Indian Astrology

Astrology projects into the future of a person or even an institution. And the discipline, as we have seen, bases this on certain calculations in which the present moment and the passage of his nakshatras across the sky are taken as inputs. There are many traditions in astrology. Intercultural give and take resulted in sharing of these traditions. And among them there are three main traditions. These are Vedic Astrology, Western Astrology and Chinese Astrology, and are used by modern astrologers too. The first two follow almost the same route and share a common base as horoscopic systems of the astrological arena. Both use an astrological chart for an event based on the position of the Sun, the Moon and the planets at the moment of the event. The only difference is that the Western astrology uses the tropical zodiac but the Vedic one uses the sidereal zodiac. And the zodiac is the belt of constellations through which the Sun, the Moon and the planets move across the sky. Astrologers noted these constellations and so attached a particular significance to them. In the Western model the link between sign and constellation does not remain the same. But in the Vedic one, the link is the basis. In the Indian astrology, they use 27 nakshatras or lunar mansions and the dashas or the planetary periods. What about the Chinese astrology? Though it is called 'Chinese', it is not exclusive for China. This tradition is in vogue in other Asian countries like Thailand, Vietnam, Korea and Japan. In the Chinese system the zodiac signs do not divide the sky as the Western and Indian systems show, but divide the celestial equator. This a major difference the Chinese system has from the other two. The zodiac is the band of constellations through which the Sun, the moon and the planets move across the sky. The great sky-watchers that the ancient astrologers had been noted these and assigned particular effects to each one of them. And they developed the system of the signs of the zodiac – Aries, Taurus, Gemini, Cancer, Leo, Virgo, Libra, Scorpio, Sagittarius, Capricorn, Aquarius, and Pisces – based on twelve of the constellations. Scholars are of the opinion that astrological ideas originated in ancient Babylonia from where it reached Asia, Europe and the other areas. The Babylonian astrology came to Greece, according to these scholars, as early as the middle of the 4th century BC, and then around the late 2nd or 1st century AD, it got mixed with the Egyptian tradition and this resulted in the horoscopic astrology. This form soon spread to the ancient world of Europe and India and other parts of Asia. This development of astrology has strengthened the discipline of astronomy in a great way. The historians of astrology point out that many prominent thinkers, philosophers and scientists like Pythagoras, Plato, Aristotle, Galen, Paracelsus, Girolamo Cardan, Copernicus, Galileo Galilee, Johannes Kepler, Carl Jung and many others were ardent practitioners of astrology.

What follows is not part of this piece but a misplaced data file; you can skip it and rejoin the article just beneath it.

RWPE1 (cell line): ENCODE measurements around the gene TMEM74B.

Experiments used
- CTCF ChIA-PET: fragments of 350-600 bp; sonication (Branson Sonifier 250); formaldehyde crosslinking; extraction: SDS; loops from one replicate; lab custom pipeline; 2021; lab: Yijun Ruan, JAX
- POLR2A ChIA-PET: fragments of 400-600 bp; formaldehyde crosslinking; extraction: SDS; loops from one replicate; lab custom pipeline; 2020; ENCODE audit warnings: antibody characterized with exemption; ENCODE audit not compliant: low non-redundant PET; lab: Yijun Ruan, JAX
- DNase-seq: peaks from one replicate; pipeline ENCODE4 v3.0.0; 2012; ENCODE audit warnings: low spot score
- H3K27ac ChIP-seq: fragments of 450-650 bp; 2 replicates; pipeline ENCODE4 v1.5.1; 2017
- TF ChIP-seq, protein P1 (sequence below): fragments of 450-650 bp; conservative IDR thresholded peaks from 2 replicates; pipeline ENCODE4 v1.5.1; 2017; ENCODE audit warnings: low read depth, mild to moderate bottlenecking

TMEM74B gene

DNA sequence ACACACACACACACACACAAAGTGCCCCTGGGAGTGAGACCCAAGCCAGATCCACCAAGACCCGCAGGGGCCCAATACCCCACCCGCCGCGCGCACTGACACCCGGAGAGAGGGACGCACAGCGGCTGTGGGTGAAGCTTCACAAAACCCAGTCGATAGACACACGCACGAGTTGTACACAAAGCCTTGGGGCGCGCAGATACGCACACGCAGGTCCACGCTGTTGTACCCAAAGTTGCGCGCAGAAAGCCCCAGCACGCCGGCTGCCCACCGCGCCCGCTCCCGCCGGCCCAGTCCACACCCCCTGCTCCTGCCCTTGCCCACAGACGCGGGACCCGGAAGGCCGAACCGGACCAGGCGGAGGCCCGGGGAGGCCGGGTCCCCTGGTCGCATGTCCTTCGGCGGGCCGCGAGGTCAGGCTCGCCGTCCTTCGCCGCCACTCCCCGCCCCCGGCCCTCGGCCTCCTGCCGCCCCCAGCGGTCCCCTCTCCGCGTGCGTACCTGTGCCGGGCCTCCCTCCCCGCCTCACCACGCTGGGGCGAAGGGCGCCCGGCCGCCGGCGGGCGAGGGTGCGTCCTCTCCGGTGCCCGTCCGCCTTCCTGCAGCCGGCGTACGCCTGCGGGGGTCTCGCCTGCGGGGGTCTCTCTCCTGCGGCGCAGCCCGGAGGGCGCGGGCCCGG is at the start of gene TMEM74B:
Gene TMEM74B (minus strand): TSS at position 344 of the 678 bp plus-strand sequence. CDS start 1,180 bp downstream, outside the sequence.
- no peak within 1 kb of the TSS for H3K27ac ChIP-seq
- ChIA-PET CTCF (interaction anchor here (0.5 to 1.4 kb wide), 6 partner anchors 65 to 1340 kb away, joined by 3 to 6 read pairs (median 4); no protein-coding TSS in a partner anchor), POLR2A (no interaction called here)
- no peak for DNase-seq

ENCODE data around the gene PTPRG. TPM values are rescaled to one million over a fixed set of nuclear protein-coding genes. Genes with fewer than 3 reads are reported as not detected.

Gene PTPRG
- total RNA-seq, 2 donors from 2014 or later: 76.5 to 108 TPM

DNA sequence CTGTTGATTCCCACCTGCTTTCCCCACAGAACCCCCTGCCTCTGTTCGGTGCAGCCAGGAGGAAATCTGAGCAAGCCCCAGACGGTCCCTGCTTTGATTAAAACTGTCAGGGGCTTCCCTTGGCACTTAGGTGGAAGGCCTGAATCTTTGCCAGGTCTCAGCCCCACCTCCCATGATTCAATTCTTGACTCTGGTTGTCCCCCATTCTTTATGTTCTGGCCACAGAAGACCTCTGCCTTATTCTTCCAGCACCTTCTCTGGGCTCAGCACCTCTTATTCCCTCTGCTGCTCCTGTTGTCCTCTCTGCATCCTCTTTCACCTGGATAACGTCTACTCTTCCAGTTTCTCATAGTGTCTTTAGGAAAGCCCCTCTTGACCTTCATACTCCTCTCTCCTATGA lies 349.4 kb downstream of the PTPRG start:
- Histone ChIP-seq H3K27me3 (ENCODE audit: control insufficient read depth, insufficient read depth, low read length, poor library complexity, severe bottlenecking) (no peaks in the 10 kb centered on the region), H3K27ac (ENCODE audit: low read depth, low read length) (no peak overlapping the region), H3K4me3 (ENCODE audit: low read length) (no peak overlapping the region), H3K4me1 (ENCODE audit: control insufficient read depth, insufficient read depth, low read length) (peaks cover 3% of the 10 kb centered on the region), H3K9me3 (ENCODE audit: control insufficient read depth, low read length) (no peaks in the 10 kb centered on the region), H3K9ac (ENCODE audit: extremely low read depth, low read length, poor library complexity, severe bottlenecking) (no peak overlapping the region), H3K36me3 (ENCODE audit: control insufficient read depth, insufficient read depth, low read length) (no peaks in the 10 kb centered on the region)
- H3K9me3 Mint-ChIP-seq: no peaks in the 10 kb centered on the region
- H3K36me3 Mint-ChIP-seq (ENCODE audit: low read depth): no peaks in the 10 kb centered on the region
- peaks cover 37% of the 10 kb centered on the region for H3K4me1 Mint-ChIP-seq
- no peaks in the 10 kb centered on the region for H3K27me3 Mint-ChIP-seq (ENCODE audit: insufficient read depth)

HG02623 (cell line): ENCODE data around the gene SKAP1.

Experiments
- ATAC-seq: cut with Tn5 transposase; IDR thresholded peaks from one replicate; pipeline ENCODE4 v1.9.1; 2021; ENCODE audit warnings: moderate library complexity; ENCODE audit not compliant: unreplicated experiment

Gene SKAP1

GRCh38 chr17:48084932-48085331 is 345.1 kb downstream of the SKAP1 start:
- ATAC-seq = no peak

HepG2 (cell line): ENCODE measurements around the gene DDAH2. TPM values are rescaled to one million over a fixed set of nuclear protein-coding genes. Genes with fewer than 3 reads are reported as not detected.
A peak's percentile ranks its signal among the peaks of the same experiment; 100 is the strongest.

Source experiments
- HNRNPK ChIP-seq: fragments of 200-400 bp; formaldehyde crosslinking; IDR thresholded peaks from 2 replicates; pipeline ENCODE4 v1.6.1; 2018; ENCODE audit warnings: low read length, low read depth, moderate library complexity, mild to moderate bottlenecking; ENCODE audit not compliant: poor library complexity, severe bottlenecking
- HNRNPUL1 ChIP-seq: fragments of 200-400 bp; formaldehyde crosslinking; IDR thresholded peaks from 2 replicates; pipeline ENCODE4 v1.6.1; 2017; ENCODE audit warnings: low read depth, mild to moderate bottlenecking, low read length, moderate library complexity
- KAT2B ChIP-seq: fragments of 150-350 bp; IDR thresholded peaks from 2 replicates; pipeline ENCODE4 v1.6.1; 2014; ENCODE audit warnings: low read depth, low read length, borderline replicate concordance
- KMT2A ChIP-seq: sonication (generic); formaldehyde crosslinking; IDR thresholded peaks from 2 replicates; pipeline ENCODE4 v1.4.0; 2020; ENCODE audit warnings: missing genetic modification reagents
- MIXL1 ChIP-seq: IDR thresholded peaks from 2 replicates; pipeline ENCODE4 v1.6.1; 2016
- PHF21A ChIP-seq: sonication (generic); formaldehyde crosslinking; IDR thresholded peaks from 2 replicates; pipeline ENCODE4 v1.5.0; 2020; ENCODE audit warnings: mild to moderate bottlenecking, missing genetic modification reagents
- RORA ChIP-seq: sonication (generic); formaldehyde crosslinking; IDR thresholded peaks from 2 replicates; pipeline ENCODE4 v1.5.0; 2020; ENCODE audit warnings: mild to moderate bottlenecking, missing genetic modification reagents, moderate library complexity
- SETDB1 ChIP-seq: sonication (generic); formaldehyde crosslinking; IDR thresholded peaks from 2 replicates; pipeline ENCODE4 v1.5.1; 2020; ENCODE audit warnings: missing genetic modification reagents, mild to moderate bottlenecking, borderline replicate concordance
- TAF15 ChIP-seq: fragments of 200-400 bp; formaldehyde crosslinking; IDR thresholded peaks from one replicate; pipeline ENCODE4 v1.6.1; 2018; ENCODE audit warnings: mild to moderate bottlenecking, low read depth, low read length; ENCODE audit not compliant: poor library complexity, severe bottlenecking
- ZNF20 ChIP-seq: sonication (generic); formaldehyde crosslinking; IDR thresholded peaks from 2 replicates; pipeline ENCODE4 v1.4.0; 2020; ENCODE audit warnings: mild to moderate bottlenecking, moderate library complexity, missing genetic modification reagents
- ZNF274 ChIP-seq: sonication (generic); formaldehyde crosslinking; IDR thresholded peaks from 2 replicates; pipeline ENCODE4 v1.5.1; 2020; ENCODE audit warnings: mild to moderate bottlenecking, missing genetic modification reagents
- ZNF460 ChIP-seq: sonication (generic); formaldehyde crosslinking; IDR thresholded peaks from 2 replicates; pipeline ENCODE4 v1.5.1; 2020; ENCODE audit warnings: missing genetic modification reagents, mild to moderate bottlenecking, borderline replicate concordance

Western astronomy brought to India the signs of the zodiac, the sever-day week, the hour, and several other ideas, observes A.L. Basham, in his Evergreen Encyclopedia, volume 1. Thanks to their achievements in mathematics, Indian astronomers made some advances on the knowledge of the Greeks, and passed their lore, with that of mathematics, back to Europe by way of the Arabs, he continues. "Like all ancient astronomy, that of India was restricted owing to ignorance of the telescope; but methods of observation were perfected which allowed very accurate measurement, and calculations were aided by the decimal system of numerals. We know of no remains of observatories of the Hindu period, but those of the 17th and 18th centuries, at Jaipur, Delhi and elsewhere, with their wonderfully accurate instruments, constructed on an enormous scale to minimize error, may well have had their ancient counterparts."

And during those periods the Indians knew only of the seven planets with their naked eyes – Sun (Ravi, Surya), Moon (Soma, Chandra), Mercury (Budha), Venus (Shukra), Mars (Mangala), Jupiter (Bruhaspati), and Saturn (Shani), and to these planets or grahas, two more were added – Raahu and Ketu. These for them were the astrological celestial bodies. India too played its role later in developing astronomy, in the study of planets, asteroids, meteors, stars, galaxies and intergalactic spaces. But unlike the Greeks, the ancient Indians believed that the planets had equal real motion, and that their apparently different angular motion was due to their different distances from the earth.